The day was as perfect: clear skies, big hills, a slight breeze and the promise of my love of bikes and trails ahead.
I love the start; no fanfare, no tape, no starter's gun, just five guys, two cameras, a bike and a sense of adventure. Then I'm away, winding my way through the parkland on the edge of the city suburb and out towards the waiting clutches of the mountains. I felt great, with my new lightweight bike, lightweight kit, lightweight body and a return to fitness. My coach and my lass have given me such guidance and support for me to feel this good on a bike. After so many years of 'getting away with it' and pulling through with mental strength, the contrast couldn't be greater.
I dusted through the opening miles, then the 20's, 30's and into the maze of rocks and barely walkable rocks on the eastern banks of Loch Lomond. I took my time, treading precisely, no hurry, just smooth movement. Legs were fine, arms started to ache. Progress was good, a 24lb bike to carry and I was catching walkers who only had a day sack and poles.
I climbed, descended, and climbed with the big stuff looming closer. One hour up on schedule, then two hours up, I wanted three by Fort William. I knew it wouldn't continue once sleep deprivation set in and so a buffer is a good thing to have. I stopped at Tyndrum for soup.
As I climbed from Tyndrum it felt like a different day. The sun had dipped below the ridge and the wind picked up. I stopped for my jacket on the trail, and then more clothes as I dropped into Bridge of Orchy. The next climb felt like I'd blown it. One hundred percent power to zero in the blink of an eye. I almost cracked there and then. Cold to my bones, I crawled my way up the climb one step at a time. Breath, step, breath, step, don't think about the distance, don't think about the time, don't think about the weakness washing over your body. The soup began to digest, the blood left my stomach and returned to my muscles, the power came back on!
I opened the gate that signals the stretch through Rannock Moor. I expected a long grind of a climb that I'd struggle to conquer. I found a beautiful twilight wilderness where the deer surveyed my steady progress as I trespassed through their home. It was tough and unforgiving surrounds.
Then suddenly, it was dark. Mark was out on the trail to capture my lights on the next descent; then the multiple flashguns from Andy the photographer as I clattered through the rocks. Devils Staircase loomed ahead concealed by the darkness. I headed up into it.
I can't remember ever walking so far with my bike, or at least that's how it seemed. I couldn't see further that the sphere of my light and it felt like I was on the edge of the world. The descent was mental and I smashed into, over, through, anything and everything. I rode through to Kinlochleven at a relatively fair pace.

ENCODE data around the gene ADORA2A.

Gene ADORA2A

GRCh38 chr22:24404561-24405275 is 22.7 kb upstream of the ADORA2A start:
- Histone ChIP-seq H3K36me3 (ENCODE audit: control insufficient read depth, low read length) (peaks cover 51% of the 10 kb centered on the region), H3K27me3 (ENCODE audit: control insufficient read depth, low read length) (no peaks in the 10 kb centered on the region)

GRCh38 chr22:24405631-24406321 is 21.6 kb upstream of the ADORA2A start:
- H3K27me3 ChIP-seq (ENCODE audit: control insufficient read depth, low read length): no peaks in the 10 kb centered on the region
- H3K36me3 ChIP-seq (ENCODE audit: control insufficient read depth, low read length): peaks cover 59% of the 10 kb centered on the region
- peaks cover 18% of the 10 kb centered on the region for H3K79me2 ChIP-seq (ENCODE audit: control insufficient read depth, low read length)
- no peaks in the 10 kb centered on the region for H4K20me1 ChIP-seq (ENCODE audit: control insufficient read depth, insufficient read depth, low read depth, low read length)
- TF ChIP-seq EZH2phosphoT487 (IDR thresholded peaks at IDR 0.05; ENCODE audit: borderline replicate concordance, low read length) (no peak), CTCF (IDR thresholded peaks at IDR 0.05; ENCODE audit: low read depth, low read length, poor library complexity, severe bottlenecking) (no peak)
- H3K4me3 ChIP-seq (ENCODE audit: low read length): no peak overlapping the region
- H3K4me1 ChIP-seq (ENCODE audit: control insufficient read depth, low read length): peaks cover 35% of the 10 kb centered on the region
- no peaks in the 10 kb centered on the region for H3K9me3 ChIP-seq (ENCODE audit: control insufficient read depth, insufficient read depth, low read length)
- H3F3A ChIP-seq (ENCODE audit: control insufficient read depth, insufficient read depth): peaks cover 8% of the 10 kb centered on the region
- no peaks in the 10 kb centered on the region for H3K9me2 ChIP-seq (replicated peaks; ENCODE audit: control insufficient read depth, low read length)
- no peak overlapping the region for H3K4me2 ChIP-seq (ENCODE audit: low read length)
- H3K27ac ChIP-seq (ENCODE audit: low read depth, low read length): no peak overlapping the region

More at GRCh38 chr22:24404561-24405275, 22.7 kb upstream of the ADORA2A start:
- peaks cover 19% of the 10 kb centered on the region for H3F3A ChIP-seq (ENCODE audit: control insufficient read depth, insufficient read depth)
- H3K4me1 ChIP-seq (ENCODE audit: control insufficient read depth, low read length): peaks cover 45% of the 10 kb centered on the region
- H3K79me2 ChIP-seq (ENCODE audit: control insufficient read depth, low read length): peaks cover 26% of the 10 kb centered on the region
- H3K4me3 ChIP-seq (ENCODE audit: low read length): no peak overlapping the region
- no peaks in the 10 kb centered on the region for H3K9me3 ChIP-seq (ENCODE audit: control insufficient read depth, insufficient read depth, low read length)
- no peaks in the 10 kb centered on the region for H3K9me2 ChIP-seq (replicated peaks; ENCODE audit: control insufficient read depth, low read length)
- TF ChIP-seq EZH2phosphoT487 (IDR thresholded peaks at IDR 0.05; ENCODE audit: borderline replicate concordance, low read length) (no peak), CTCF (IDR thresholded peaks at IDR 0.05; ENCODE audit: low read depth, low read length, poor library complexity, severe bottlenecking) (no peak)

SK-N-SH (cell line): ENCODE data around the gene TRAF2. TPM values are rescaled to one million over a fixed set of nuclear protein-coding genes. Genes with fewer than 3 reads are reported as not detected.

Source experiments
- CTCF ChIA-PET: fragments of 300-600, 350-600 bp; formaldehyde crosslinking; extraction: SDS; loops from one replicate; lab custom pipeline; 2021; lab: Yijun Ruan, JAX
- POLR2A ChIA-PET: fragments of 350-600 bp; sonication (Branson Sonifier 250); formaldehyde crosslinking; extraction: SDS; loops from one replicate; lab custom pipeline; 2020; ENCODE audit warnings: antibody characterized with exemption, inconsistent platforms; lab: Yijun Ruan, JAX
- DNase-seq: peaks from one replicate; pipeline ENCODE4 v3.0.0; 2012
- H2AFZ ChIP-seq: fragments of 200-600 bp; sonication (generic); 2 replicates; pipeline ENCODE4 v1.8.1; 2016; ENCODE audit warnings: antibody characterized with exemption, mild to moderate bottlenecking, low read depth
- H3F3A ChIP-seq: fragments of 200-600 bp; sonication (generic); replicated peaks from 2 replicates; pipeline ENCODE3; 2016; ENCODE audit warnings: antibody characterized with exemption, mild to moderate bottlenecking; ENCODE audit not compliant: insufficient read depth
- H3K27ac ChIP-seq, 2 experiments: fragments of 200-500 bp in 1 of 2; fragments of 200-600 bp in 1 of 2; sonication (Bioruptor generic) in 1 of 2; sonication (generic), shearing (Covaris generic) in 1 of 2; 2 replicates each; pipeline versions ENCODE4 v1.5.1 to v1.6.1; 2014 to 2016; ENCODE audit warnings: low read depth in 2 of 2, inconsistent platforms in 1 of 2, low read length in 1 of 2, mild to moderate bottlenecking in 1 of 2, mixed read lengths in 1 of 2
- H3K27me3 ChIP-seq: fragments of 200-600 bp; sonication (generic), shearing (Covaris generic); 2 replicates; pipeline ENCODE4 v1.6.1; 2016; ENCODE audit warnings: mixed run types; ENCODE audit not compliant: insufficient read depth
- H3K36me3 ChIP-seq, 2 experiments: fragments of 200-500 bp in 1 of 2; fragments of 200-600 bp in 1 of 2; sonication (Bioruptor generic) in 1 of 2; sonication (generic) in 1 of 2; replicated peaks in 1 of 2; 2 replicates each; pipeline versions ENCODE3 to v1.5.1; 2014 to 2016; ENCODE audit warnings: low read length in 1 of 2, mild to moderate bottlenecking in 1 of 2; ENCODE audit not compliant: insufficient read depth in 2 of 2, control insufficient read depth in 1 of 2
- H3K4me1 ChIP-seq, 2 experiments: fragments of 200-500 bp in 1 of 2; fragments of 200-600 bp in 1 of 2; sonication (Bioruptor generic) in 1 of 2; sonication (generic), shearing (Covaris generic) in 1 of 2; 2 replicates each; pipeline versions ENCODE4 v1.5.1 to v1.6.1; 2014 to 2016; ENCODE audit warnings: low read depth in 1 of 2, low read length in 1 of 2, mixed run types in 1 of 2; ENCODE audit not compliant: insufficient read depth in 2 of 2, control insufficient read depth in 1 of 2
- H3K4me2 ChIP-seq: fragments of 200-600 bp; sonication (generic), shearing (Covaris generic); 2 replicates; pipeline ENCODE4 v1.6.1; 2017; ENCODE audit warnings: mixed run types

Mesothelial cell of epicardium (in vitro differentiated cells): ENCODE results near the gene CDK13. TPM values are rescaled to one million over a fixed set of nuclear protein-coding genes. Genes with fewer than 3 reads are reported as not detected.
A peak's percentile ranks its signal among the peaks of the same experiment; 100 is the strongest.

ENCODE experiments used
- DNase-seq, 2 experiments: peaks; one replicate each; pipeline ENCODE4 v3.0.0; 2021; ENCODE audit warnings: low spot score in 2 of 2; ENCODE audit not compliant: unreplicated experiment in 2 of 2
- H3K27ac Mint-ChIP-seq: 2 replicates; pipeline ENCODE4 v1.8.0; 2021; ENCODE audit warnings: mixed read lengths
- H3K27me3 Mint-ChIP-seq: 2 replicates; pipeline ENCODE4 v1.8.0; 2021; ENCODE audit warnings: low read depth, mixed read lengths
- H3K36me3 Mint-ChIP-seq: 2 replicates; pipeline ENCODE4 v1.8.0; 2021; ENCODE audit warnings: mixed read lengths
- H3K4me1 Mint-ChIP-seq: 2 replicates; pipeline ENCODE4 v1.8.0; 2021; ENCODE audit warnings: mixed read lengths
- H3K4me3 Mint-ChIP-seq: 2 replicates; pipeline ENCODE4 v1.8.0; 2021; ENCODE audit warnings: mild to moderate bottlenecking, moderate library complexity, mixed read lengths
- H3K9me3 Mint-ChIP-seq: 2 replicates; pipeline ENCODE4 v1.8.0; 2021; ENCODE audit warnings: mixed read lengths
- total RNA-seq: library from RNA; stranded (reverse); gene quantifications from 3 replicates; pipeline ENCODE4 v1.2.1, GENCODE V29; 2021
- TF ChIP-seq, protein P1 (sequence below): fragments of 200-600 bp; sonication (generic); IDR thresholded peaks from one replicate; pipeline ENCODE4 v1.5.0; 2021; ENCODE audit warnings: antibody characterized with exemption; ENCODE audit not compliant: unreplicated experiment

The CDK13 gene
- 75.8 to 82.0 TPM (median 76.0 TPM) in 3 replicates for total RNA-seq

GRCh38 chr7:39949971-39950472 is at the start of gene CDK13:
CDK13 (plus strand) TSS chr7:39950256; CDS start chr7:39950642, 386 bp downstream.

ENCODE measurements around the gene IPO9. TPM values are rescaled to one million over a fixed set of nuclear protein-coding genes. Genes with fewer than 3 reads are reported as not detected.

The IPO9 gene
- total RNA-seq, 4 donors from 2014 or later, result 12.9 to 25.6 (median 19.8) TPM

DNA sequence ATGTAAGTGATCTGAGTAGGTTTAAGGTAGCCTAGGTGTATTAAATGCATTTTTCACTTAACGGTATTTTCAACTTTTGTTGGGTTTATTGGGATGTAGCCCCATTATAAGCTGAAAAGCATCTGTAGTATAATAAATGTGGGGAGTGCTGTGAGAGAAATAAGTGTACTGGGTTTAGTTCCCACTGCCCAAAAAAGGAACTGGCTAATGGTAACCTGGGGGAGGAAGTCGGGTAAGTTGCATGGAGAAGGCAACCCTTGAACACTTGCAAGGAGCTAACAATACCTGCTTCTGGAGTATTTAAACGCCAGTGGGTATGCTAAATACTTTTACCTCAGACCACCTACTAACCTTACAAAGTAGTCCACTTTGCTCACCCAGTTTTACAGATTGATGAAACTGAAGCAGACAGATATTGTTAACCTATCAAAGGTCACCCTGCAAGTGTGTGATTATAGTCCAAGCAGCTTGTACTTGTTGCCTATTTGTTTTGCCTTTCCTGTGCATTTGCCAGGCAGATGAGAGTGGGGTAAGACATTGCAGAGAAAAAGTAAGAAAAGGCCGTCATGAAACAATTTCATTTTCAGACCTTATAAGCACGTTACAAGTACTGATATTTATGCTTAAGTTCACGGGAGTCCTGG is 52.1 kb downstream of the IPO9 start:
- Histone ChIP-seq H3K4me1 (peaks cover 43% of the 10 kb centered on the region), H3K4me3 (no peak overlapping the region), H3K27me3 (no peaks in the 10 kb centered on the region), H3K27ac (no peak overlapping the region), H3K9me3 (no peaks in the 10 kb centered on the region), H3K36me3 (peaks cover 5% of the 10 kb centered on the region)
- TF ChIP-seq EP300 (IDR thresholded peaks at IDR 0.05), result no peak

From there to Fort William it was tough. Anything over twelve hours is always going to hurt. This hurt, but it was a lot easier to handle than in previous years. Fort William arrived; or rather I arrived in Fort William. 14 hours and 24 minutes so far. I stopped, ate, took photos, spoke to the camera. Pondered the intelligence of heading back into the fray and then did it anyway.
As I headed into those hills again a strange thing happened that has rarely occurred before. I realised that I had a responsibility. I realised the danger involved with this route in this condition. I'd never once really pondered this on any previous adventure. I wasn't scared, I was just aware of the multiple small errors I was making and the fact that some terrain will forgive you but some quite possibly won't. I pondered for almost three hours as I fought and wrestled and carried and pushed, and very occasionally rode my bike flat out into blind corners in the pitch black before I descended to Kinlochleven on the very edge of control for the second time. I knew I should stop, but I knew I could still continue, at what point do you say enough is enough and stop rolling the dice?
I tried to be honest with the crew but I couldn't. It took Clive a good ten or so minutes to say what we were all thinking yet none were wanting to hear. Being a hero is only heroic when you live to tell the tale, being airlifted from a mountain side is not a smart way to go, and this time around I wasn't strong enough, or fit enough, to safely make the Double. The limit is called the limit for a reason, and finding your own - be it mental or physical - often ends this way. I took of my helmet and let go, for now, of the dream.
At breakfast the next day plans were already on the drawing board. For the first time in years I have a challenge that really will need a serious attack plan and suddenly everything clicks into place with the Seven Deadly Spins. Next, I'll be attempting the X1 Lands End to John O'Groats off-road. I really can't wait.